The relevant Home Office Guidance in relation to the 10year route to settlement   mentioned above states :

“This section applies to applications for leave to remain and further leave to remain as the parent of a child in the UK, and where the child:

 is under the age of 18 years at the date of application; and

 is living in the UK; and

 is a British Citizen; or

 has lived in the UK continuously for at least the 7 years immediately preceding the date of application

The category of qualifying children is therefore  wider  than that  in  a Zambrano application however the same Guidance  states:

The decision maker should note that a parent wishing to remain in the UK on the basis of their settled child who has NOT lived in the UK continuously for at least 7 years immediately preceding the date of application, cannot meet the requirements of the parent routes. The child living in the UK must either be British, or have lived in the UK continuously for at least the last 7 years, for the parent to meet this requirement of these rules”.

  • The “ reasonableness “ test in Exception 1 and the test of whether the British citizen will be forced to leave the EEA if the primary carer was forced to leave:

The Zambrano Home Office Guidance provides that even where there is evidence of primary and shared responsibility, evidence to show why the British citizen would be forced to leave the EEA (for example because they cannot access alternative care in the UK) is still required. The Home Office consider that if there is another person in the UK who can care for the British citizen, then a derivative residence card must be refused on the basis that such a refusal would not result in the British citizen being forced to leave the EEA. Caseworkers are required to assess whether there is another direct relative or legal guardian in the UK who can care for the British citizen and, in the case of a child, who has already had established contact. In making this assessment, the burden of proof remains on the applicant and the standard of proof is the balance of probabilities. This means the onus is on the applicant to demonstrate that their removal would force the British citizen to leave the EEA. If there is no information to demonstrate this, then home office Caseworkers are required to make further enquiries with the applicant as to the status or whereabouts of the other parent in the case of a child, or alternative care provisions in the case of a British citizen adult.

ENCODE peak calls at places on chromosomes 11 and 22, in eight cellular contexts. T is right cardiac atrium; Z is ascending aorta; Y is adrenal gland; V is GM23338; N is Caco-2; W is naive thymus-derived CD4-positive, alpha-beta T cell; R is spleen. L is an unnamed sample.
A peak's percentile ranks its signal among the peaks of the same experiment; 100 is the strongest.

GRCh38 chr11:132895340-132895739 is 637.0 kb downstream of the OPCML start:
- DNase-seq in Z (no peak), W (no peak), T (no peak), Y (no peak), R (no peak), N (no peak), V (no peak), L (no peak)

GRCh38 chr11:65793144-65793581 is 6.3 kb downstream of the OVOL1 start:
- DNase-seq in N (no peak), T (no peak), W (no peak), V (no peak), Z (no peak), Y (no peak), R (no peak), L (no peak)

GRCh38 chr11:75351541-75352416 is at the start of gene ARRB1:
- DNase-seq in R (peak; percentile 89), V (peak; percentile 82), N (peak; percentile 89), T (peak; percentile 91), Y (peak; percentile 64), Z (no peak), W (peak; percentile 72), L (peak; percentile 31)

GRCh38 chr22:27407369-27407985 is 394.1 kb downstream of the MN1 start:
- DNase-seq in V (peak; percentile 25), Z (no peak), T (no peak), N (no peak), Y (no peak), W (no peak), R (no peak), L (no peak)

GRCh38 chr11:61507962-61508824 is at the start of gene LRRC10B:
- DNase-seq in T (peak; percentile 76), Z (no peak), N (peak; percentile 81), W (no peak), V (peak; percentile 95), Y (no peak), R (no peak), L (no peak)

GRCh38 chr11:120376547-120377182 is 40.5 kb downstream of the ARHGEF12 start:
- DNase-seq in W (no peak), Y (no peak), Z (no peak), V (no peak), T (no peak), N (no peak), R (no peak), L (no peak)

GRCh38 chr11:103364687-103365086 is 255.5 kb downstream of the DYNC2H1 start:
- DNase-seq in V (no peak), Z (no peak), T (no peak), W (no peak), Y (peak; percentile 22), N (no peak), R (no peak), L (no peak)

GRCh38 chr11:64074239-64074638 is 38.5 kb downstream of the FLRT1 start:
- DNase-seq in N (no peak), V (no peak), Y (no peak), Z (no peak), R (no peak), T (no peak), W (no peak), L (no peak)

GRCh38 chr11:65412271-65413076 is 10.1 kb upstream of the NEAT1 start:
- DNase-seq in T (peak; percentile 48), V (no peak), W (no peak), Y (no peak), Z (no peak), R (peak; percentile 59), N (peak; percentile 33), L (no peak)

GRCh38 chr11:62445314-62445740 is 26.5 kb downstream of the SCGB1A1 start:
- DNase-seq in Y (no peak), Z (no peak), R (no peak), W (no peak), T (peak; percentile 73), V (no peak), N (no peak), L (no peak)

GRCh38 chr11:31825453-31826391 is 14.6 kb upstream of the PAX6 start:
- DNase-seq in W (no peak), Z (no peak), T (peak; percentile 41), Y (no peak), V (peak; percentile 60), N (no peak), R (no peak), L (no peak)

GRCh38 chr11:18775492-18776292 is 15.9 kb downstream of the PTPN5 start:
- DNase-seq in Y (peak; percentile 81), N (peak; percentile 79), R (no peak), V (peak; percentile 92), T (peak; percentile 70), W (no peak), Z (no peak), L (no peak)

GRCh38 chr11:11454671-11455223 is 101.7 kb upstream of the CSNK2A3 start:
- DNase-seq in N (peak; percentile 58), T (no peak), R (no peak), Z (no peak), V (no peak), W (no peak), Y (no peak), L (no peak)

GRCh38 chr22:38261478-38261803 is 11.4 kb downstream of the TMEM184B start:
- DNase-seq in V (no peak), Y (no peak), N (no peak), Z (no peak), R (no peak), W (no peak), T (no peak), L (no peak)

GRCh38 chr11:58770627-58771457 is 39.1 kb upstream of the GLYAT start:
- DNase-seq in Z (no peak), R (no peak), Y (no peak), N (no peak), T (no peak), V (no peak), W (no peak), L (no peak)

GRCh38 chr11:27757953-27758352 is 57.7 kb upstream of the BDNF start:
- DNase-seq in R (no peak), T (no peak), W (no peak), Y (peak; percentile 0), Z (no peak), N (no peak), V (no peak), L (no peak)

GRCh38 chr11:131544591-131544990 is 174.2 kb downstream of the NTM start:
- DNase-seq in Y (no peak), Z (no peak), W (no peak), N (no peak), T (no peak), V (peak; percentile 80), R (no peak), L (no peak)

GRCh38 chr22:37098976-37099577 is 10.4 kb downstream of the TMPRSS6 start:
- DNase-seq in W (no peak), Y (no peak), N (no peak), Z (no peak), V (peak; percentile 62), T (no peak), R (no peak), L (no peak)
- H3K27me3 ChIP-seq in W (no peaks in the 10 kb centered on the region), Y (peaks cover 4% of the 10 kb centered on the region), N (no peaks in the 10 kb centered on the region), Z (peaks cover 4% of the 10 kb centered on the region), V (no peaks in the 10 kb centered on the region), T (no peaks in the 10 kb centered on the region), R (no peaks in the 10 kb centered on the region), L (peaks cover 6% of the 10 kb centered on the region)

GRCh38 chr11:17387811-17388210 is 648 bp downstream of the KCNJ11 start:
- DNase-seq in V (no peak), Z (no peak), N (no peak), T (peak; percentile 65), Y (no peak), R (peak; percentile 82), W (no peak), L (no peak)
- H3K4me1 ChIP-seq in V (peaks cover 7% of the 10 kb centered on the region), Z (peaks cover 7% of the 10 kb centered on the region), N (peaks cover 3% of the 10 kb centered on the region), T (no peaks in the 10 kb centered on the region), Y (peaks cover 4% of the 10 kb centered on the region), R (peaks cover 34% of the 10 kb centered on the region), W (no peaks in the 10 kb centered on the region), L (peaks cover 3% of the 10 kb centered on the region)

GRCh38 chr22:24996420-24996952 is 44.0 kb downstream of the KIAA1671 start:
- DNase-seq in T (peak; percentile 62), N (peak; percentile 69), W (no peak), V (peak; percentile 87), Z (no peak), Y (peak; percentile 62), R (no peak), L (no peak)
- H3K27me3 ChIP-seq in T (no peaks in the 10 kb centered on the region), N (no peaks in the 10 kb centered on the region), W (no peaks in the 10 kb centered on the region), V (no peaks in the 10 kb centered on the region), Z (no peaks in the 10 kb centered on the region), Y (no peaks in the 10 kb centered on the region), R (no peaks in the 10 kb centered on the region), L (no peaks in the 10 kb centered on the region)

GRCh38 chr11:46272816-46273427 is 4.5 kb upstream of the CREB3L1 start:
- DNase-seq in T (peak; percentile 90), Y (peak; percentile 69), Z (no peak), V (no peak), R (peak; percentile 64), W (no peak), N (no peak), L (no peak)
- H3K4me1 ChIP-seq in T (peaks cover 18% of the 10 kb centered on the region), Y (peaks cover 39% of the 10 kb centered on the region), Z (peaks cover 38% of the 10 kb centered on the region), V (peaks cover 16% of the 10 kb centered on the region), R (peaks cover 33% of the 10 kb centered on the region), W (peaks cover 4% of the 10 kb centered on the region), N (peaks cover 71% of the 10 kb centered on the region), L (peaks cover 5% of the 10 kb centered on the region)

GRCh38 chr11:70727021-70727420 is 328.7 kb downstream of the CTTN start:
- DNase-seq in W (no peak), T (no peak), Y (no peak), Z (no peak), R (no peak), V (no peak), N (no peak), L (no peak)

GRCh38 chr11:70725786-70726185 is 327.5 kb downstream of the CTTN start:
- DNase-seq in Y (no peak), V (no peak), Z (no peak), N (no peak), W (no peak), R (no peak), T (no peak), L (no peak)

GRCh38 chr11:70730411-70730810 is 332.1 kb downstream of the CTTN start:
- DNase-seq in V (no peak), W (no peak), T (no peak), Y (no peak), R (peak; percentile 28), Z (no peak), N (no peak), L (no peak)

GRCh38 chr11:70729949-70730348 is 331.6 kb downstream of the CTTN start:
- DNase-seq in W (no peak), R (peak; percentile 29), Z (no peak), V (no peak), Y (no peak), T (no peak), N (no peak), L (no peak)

The Home Office state that examples of when it may be appropriate to issue a derivative residence card to a primary carer would be where:

  • there are no other direct relatives or legal guardians to care for the
  • British citizen; or
  • there is another direct relative or legal guardian in the UK to care for
  • the British citizen but there are reasons why this carer is not suitable; or
  • in the case of an adult British citizen, there are no alternative care
  • provisions available in the UK.

The home office also consider that an example of when a person may be considered unsuitable to care for a child would be where there are child protection issues which would prevent this child being placed with this particular relative/legal guardian- for example as a result of a particular criminal conviction or because of findings in family law proceedings. Another example might be where the person in question would be unable to care for the child due to a physical or mental disability.